Aidan Butler, Senior Music Producer for RTÉ Radio 1, pays a moving tribute to Sandy Harsch, presenter of the station's country music showcase Country Time, who passed away earlier this week.

How many times have we heard the terms – unique, one of a kind or irreplaceable?

Well if they were ever more apt to describe someone as much as my friend, Sandy Harsch, I don’t know them.

Born in Rhode Island, as a teenager Sandy attended the beginnings of the Newport Folk and Jazz Festivals, every hoedown and hayride jamboree from the early '50s onwards. A barrel horse rider in rodeos, where she got her first education in country, Sandy biked Route 66 when it was in it’s infancy. In later years, she worked as a freelance photo journalist and also with Claddagh Records, where she met and was quite friendly with Garech de Brún. Also Davey Spillane’s Atlantic Bridge album was rehearsed and devised in her living room in Dalkey.

Listen to the most recent edition of Country Time, broadcast earlier this month

We have heard her described as a fountain of knowledge for music, especially American Country Music, but Sandy was way more than that. I worked with her for nearly 15 years, and was truly amazed every day with the knowledge she had on any subject – music in all it’s genres, homeopathy, gardening. she devoured books at an amazing rate - but I knew to never get her started on American politics or gun control!!

The best illustration of her knowledge is a story of the time Sandy and I went up to the Bronte Centre in Co. Down, to interview J.D. Souther, one of the songwriters for The Eagles and Linda Ronstadt, to name just two.

When we got there, the promoter Andy Peters told us that JD had just flown back fro Texas after burying his father, and was continuing the tour. Sandy and I both said we would not intrude on his time before a gig and that we would do it another time. JD insisted we go for dinner with him – so the four of us sat down and Andy and I sat for the next 2 hours dumbfounded by the lecture we got from the two of them on American music and it’s impact on American history and society.

I think they started somewhere in the American Civil War, then went to jazz, bluegrass, American classical music to Bernstein and beyond. JD sat in awe of her knowledge, and they became good email pals afterwards – in fact we were told that one famous Country guitar player's sole ambition in coming to Ireland was to meet the woman who put a smile on JD Souther!

Listen: What's In A Name - Sandy Harsch trawls her record collection for groups from the 40s, 50s and 60s whose names come from a variety of sources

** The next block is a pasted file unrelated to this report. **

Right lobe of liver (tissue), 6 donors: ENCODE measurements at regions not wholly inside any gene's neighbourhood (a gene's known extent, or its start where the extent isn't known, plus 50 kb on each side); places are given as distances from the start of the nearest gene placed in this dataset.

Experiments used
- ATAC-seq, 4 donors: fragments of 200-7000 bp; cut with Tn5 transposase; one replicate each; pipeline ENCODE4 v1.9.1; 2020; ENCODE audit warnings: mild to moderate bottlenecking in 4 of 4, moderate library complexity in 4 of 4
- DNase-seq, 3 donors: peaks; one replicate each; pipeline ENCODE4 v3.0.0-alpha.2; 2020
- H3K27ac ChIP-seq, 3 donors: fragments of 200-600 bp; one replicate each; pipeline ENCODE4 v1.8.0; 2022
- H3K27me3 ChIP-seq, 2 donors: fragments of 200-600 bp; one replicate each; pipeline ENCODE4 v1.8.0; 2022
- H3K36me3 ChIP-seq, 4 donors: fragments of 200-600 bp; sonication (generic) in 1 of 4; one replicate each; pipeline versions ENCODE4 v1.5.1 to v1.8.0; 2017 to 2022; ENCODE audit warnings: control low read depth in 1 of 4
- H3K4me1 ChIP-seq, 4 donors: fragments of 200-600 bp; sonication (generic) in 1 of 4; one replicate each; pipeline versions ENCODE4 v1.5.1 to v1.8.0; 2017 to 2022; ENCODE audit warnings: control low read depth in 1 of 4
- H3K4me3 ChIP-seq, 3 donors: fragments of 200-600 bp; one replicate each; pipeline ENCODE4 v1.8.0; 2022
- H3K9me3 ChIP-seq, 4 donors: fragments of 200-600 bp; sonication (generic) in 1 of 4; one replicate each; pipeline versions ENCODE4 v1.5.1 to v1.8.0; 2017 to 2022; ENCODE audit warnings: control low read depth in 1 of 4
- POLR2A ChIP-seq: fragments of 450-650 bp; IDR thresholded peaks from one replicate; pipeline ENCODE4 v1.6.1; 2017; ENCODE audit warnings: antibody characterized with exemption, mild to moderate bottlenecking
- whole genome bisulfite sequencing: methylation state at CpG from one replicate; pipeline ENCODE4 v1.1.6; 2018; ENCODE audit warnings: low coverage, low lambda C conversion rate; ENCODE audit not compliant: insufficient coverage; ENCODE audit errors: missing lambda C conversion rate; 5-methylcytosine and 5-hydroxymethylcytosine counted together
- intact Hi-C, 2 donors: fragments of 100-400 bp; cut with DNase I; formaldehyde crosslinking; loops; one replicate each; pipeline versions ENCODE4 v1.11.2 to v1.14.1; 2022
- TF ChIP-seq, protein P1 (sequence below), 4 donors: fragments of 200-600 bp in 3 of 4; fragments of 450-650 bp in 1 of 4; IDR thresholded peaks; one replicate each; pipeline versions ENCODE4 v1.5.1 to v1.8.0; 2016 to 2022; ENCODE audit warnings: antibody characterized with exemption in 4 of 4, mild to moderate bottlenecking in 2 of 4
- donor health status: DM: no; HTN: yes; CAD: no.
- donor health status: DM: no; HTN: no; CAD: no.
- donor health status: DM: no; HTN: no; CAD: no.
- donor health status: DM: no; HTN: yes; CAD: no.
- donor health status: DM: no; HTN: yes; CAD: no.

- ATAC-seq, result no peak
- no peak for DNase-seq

I remember her winning the CMA Foreign Presenter Award, and Brad Paisley coming to present it. The award got held up in customs and they had such craic pretending my zoom mic was the award for photos, that when it did arrive a few weeks later Brad made a point of coming back to officially hand it to her.

Sandy was not, by her own admission, a ‘professional’ interviewer - and she wasn’t. What Sandy brought was the enthusiasm of a fan being handed a microphone and allowed to ask the questions fans wanted to ask of their heroes. Sandy didn’t like to interview people if she didn’t like their music or politics – as far as she was concerned, she wanted to get people to go buy their new CD or go to their concert, and she couldn’t do that in all conscience if she didn’t respect them.

She never took her fame for granted – she would always sheepishly go to introduce herself but to see Brad, The Mavericks, Sugarland, Miranda Lambert and Gilian Welch and David Rawlings, whose mum Sandy knew in school. Anyone who had been interviewed by her before came rushing over to hug, and in many cases, give their only interview to her – she needed no introduction. 

Listen: Sisters Are Doing It For Themselves, presented by Lilian Smith and Sandy Harsch - the programme looks at the world of popular music from the female perspective.


She quizzed them and probed them about their music, and here’s where our team came in to play – she made me look good by getting these interviews or prodding me into putting in for them, and I made her look good by editing out some of her less than ‘professional’ questions. We had great fun going to interviews, and even more coming back – she was like a kid who had been let free in the sweet shop. She’d relive the interview and say ‘Make sure you cut out where I lost it in that question’.

She was a champion to Ireland’s musicians, too – she loved Ray Lynam and Brendan Quinn, as she did The Whileaways, I Draw Slow, Luan Parle and Ciara Cidine, and of course her old pal Rick Epping and The Unwanted.

Her death was sudden and unexpected. We were always looking forward to more projects, so the idea of stopping never really entered her head.

I have lost a dear friend, her family have lost a most devoted mother, grandmother and sister. Ireland has lost one of its most unique broadcasters, a woman who did it her way and with an enthusiasm that was totally infectious.

Sandy, I am going to miss you more than words can say. Rest in peace.